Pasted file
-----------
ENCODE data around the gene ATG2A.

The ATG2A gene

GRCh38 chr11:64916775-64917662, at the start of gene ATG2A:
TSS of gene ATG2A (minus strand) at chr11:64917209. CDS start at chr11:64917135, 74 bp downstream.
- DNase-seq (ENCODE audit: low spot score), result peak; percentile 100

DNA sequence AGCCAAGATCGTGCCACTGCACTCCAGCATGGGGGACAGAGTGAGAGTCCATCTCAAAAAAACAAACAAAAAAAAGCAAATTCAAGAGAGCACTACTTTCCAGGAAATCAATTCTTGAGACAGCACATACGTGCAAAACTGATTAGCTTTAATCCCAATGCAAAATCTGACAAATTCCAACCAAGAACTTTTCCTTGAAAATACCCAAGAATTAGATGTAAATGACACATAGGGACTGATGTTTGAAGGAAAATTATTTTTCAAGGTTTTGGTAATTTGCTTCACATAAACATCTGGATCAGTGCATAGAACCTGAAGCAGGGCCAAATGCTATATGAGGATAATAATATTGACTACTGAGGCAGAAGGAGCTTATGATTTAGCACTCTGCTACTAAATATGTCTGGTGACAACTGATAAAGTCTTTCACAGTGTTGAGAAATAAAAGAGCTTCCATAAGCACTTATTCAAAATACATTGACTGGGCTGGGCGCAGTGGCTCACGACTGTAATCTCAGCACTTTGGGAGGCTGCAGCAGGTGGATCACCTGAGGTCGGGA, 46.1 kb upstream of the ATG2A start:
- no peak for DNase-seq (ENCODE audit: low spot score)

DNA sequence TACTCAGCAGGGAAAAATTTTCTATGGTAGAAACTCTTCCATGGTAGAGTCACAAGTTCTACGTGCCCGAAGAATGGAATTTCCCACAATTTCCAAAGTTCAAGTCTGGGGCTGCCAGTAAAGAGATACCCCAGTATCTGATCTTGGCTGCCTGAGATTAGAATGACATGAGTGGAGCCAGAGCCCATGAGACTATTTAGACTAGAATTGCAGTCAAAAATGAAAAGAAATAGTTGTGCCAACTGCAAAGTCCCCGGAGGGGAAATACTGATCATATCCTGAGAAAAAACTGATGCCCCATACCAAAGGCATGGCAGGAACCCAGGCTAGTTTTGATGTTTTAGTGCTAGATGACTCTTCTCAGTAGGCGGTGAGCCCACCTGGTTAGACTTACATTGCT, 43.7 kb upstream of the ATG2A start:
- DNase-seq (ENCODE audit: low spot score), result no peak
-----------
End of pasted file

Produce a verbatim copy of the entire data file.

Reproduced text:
ENCODE data around the gene ATG2A.

The ATG2A gene

GRCh38 chr11:64916775-64917662, at the start of gene ATG2A:
TSS of gene ATG2A (minus strand) at chr11:64917209. CDS start at chr11:64917135, 74 bp downstream.
- DNase-seq (ENCODE audit: low spot score), result peak; percentile 100

DNA sequence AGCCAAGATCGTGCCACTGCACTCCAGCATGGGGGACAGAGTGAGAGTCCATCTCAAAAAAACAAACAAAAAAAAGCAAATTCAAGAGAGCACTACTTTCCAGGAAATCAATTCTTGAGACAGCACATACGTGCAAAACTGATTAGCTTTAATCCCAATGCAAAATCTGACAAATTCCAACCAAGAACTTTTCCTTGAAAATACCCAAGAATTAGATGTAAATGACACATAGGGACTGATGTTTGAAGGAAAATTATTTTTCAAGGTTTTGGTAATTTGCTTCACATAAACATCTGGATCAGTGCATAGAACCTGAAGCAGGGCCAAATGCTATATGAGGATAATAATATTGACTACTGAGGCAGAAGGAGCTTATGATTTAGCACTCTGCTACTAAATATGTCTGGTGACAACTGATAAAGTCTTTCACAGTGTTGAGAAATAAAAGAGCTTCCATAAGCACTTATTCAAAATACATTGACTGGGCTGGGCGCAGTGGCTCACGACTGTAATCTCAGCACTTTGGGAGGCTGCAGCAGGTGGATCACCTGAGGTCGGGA, 46.1 kb upstream of the ATG2A start:
- no peak for DNase-seq (ENCODE audit: low spot score)

DNA sequence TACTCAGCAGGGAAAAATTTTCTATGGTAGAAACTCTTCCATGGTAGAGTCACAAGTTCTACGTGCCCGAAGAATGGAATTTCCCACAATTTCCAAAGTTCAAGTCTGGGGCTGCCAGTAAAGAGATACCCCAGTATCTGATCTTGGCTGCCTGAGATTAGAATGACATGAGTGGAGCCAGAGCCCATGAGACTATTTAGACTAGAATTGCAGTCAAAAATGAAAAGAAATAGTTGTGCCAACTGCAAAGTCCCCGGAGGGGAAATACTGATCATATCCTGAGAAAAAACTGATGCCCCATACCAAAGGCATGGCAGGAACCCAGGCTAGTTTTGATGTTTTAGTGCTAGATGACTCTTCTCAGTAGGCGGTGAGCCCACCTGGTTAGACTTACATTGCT, 43.7 kb upstream of the ATG2A start:
- DNase-seq (ENCODE audit: low spot score), result no peak